Jeff Yapp on How Acreage Cannabis Ad Found Success Despite Being Rejected by the Super Bowl

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‘The Art of No’

While commercials and advertisements saturate all forms of media, no ads are as far reaching as those aired during the Super Bowl; with roughly 100 million viewers tuned in each year. However, a much debated 2019 topic is what wasn’t shown. This year, the Super Bowl rejected an ad from Acreage Holdings, a medical cannabis company that operates in 11 States. Jeff Yapp, an accomplished corporate entrepreneur, and businessman discusses the Art of No and dives into how the negative publicity around ads can be turned into something positive.

From the 1999 ‘Whassup’ commercial by Budweiser to the Cindy Crawford ‘Pepsi’ commercial in 1992, Super Bowl advertisements have been leaving lasting impressions on viewers for decades. With massive audiences, exuberant budgets, and expert marketing teams, companies across America compete and vie for the top advertising slots during the Super Bowl. Acreage Holdings was one such company looking to capture the attention of an attentive audience.

Acreage Holdings was founded in 2014, and has among the most diverse portfolios of cultivation, processing and dispensing operations in the United States. Acreage Holdings’ Super Bowl commercial showcased a child experiencing seizures, someone struggling with opioid addiction, and a veteran amputee, all of whom benefitted from the use of medical marijuana. The commercial ends with a PSA, encouraging viewers to contact their local representatives and ask them for changes to marijuana laws. Acreage CEO Kevin Murphy claims the ad was supposed to deliver the message that “the time is now for sensible legislation.” CBS told Acreage that the commercial was not consistent with the network’s advertising policies.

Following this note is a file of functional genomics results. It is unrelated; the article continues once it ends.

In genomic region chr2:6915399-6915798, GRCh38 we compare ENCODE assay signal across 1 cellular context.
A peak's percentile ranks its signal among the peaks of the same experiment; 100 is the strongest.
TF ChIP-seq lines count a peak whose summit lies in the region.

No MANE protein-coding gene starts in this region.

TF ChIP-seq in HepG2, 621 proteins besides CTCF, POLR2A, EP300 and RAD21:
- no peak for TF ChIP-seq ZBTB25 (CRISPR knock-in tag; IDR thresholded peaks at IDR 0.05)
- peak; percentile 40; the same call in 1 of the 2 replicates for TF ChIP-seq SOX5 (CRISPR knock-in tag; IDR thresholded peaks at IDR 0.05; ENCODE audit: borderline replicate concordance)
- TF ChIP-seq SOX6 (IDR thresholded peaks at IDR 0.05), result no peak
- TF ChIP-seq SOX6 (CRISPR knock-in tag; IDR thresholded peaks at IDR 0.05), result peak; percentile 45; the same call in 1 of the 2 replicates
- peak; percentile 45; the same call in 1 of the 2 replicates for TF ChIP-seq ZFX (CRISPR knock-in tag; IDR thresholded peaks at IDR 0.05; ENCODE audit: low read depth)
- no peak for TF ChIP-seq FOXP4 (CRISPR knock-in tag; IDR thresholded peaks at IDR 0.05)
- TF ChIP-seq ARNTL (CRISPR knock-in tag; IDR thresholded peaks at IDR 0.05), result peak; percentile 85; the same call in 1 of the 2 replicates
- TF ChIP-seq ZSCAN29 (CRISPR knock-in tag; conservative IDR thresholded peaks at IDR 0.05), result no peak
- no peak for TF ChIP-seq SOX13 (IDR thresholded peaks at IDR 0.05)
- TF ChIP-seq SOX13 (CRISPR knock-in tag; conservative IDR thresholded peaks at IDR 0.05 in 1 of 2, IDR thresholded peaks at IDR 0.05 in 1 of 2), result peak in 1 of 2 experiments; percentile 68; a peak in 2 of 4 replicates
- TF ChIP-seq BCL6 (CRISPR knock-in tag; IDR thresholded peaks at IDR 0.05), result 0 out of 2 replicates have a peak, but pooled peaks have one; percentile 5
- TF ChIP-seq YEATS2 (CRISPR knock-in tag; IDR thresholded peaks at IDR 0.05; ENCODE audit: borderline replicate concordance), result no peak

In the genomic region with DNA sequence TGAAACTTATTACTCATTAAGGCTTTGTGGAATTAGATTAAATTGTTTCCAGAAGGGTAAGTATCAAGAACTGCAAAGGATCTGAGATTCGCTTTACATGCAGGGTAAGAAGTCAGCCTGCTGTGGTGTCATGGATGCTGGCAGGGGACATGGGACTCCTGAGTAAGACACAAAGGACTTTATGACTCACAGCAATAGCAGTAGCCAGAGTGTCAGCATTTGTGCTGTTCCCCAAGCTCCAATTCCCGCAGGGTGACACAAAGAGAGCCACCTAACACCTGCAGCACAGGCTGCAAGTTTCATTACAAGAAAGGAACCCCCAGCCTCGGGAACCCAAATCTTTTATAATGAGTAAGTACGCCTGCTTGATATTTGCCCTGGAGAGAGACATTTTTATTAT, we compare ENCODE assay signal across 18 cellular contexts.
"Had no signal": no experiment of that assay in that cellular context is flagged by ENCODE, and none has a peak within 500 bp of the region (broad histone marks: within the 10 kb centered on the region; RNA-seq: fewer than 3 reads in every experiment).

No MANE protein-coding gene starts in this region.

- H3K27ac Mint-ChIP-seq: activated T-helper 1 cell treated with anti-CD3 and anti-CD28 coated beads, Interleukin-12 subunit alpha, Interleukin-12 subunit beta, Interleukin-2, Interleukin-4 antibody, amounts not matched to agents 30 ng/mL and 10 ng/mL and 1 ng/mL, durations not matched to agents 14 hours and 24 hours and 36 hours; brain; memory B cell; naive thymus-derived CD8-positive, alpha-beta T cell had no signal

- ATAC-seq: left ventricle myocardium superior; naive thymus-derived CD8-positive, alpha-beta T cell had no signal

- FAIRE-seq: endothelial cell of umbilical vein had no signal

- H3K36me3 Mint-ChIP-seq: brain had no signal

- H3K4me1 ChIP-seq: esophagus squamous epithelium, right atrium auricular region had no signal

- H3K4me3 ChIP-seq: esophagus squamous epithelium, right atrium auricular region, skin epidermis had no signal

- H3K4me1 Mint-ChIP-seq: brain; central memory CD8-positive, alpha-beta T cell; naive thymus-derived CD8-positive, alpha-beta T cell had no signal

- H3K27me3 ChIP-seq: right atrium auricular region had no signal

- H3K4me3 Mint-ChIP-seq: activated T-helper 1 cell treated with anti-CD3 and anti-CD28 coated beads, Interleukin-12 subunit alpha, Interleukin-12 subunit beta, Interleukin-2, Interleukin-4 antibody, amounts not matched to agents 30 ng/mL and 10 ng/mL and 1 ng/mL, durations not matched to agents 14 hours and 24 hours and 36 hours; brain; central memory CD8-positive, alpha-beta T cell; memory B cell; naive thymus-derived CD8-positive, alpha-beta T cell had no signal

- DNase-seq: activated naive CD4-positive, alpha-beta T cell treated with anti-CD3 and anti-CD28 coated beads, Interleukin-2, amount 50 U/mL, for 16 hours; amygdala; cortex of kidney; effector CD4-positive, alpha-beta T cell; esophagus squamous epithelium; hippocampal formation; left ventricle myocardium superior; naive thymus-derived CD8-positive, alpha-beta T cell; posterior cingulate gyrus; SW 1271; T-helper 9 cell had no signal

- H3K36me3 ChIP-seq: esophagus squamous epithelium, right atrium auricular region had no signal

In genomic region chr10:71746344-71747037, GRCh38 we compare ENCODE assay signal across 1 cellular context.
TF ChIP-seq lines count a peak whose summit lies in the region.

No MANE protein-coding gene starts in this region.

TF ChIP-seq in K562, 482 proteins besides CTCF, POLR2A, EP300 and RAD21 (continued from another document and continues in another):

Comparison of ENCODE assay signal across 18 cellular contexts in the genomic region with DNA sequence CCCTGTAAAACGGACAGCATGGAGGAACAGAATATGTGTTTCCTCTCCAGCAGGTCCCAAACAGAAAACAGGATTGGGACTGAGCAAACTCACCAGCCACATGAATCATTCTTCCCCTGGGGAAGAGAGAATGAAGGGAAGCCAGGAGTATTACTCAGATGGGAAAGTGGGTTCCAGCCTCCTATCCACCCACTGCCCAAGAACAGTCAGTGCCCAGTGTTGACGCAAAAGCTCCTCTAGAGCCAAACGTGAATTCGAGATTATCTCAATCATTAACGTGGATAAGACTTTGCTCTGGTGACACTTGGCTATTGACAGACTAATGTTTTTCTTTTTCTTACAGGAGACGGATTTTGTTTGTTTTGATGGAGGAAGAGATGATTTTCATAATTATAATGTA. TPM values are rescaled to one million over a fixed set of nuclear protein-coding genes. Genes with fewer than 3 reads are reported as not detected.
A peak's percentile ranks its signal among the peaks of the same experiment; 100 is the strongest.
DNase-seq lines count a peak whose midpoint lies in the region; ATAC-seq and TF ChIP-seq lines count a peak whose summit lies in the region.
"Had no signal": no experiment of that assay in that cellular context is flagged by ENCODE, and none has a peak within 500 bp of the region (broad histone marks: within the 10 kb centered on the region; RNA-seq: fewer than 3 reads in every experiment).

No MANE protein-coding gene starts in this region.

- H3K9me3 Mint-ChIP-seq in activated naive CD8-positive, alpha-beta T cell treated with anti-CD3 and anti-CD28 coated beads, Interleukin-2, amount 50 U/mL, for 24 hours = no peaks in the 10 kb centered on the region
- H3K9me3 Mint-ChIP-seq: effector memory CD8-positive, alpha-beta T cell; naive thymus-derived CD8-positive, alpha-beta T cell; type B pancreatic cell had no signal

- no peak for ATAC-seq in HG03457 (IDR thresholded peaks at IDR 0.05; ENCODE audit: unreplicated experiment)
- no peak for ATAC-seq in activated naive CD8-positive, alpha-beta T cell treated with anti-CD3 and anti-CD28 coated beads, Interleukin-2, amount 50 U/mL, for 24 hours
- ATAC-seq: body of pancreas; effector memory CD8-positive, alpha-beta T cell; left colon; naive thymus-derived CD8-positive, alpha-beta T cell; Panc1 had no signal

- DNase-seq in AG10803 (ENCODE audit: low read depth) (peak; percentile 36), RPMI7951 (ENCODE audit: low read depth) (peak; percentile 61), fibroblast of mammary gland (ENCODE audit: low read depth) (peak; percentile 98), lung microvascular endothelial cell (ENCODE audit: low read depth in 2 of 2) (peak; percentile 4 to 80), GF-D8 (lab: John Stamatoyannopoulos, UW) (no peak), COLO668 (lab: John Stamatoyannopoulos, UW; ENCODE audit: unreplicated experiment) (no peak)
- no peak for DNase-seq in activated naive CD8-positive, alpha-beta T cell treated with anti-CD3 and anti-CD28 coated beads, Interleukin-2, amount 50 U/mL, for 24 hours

As Cannabis is still categorized as a Schedule 1 drug on the federal level, its legal status is continually subjected to obstacles. Cannabis’ change in legal status in mainstream American culture has caused plenty of confusion, and CBS’s treatment of this commercial is a prime example. Ironically, the inability to advertise or educate consumers on the potential benefits and pitfalls of marijuana are only perpetuating stigma and misinformation.

Jeff Yapp is a big proponent for alternative messages and ideas and considers Acreage Holdings an interesting example of social change in America. The ad’s rejection sparked a healthy debate online about why advertisements like these should or shouldn’t be shown during primetime television. He explains that the negative press around the commercial provided Acreage Holdings with an opportunity to have a debate about their advertising, receiving feedback from a broad spectrum of viewers. As the legislation around marijuana continues to evolve, companies like Acreage Holdings will only expand their knowledge about what appeals to consumers.

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